She lent herself with easy good-nature to Lily Bell's exactions. She had no fondness for that young person, and she let it be seen that she had none, but she was courteous, as to a fellow-guest.
"Pooh! I don't mind," was her usual comment on Miss Bell's behests; and this cheerful acceptance threw into strong relief the dark shadows of Lily Bell's perversity. Once or twice she proposed a holiday.
"Couldn't we go off somewhere, just by ourselves, for a picnic," she hazarded, one morning--"an' not ask Lily Bell?"
It was a bold suggestion, but the conduct of Miss Bell had been especially reprehensible the day before, and even the dauntless spirit of Margaret Hamilton was sore with the strife.
"Wouldn't you like a--a rest, too?" she added, insinuatingly. Apparently the boy would, for without comment he made the preparations for the day, and soon he and the child were seated side by side in the boat in which the old gardener rowed them over to their beloved island.
It was a perfect day. Nothing was said about Lily Bell, and her presence threw no cloud on those hours of sunshine. Seated adoringly by the boy's side, Margaret Hamilton became initiated into the mysteries of bait and fishing, and the lad's respect for his companion increased visibly when he discovered that she could not only bait his hooks for him, but could string the fish, lay the festive board for luncheon, and set it forth. This was a playmate worth while. Raymond Mortimer, long a slave to the exactions of Lily Bell, for whom he had thanklessly fetched and carried, relaxed easily into the comfort of man's more congenial sphere, and permitted himself to be waited on by woman.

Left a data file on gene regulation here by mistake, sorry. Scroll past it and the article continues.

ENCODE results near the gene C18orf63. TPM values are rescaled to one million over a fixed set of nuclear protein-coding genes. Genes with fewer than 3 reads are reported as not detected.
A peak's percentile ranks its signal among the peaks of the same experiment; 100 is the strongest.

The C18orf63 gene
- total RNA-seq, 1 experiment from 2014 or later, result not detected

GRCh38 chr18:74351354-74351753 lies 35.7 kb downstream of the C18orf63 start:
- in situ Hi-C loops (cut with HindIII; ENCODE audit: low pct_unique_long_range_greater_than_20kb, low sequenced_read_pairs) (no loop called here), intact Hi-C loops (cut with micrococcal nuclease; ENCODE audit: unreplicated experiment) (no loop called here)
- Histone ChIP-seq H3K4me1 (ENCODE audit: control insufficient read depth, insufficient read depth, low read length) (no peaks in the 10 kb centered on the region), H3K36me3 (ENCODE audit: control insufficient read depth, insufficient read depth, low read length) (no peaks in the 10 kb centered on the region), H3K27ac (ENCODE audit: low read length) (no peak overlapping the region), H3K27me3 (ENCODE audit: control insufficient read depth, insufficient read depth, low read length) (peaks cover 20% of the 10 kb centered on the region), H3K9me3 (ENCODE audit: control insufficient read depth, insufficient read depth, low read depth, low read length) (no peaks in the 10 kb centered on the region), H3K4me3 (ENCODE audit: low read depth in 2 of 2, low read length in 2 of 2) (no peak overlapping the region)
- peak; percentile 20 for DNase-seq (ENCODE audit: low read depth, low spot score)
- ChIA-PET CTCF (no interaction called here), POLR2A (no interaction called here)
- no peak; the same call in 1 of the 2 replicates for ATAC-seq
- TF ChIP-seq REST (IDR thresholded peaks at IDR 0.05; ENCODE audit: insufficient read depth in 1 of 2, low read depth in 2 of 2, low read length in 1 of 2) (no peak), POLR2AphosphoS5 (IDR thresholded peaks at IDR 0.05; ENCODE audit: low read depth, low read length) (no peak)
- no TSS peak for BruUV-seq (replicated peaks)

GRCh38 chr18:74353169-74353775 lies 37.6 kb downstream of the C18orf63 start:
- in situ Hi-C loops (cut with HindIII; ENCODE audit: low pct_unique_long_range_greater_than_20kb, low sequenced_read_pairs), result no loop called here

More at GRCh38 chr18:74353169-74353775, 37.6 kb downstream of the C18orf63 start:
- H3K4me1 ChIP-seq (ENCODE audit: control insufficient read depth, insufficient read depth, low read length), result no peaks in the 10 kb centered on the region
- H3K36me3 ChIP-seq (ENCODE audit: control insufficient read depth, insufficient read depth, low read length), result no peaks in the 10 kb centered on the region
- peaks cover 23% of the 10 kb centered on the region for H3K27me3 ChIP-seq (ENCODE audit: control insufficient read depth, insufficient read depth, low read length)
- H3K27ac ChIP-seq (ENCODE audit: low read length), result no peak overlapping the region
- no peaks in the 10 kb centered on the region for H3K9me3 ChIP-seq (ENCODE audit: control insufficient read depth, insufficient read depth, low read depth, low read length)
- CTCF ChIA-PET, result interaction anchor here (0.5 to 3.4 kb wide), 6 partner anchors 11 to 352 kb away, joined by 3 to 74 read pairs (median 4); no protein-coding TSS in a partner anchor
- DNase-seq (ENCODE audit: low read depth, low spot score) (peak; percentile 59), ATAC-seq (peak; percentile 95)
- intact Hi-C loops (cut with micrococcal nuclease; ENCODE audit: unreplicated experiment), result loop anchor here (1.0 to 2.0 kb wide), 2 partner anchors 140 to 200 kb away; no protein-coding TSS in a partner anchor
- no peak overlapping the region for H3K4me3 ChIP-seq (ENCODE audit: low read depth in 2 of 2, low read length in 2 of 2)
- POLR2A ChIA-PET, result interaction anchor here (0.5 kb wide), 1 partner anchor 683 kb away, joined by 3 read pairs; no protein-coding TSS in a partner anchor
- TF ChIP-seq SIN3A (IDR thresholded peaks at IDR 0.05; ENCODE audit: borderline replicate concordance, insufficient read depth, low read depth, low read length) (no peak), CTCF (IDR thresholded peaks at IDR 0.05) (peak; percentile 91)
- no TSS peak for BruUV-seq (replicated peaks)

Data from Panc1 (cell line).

In such and other ways the month of August passed. Margaret Hamilton, like the happy-hearted child she was, sang through the summer days and knitted more closely around her the hearts of her companions.
With the almost uncanny wisdom characteristic of her, she refrained from discussing Lily Bell with the other members of the family. Possibly she took her cue from Raymond Mortimer, who himself spoke of her less and less as the weeks passed; but quite probably it was part of an instinct which forbids one to discuss the failings of one's friends. Lily Bell was to Margaret Hamilton a blot on the boy's scutcheon. She would not point it out even to him, actively as her practical little soul revolted against his self-deception. Once, however, in a rare moment of candor, she unbosomed herself to Mr. Prescott.
"I don't like her very well," she said, referring, of course, to Lily Bell. "She's so silly! I hate to pretend an' pretend an' do things we don't want to do when we could have such good times just by ourselves."
She buried her nose in his waistcoat as she spoke and sniffed rather dismally. It had been a trying day. Lily Bell had been much _en evidence_, and her presence had weighed perceptibly upon the spirits of the two children.
"Can't you get rid of her?" suggested the man, shamelessly. "A real meat little girl like you ought to do away with a dream kid--an imaginary girl--don't you think?"
Margaret Hamilton raised her head and looked long into the eyes that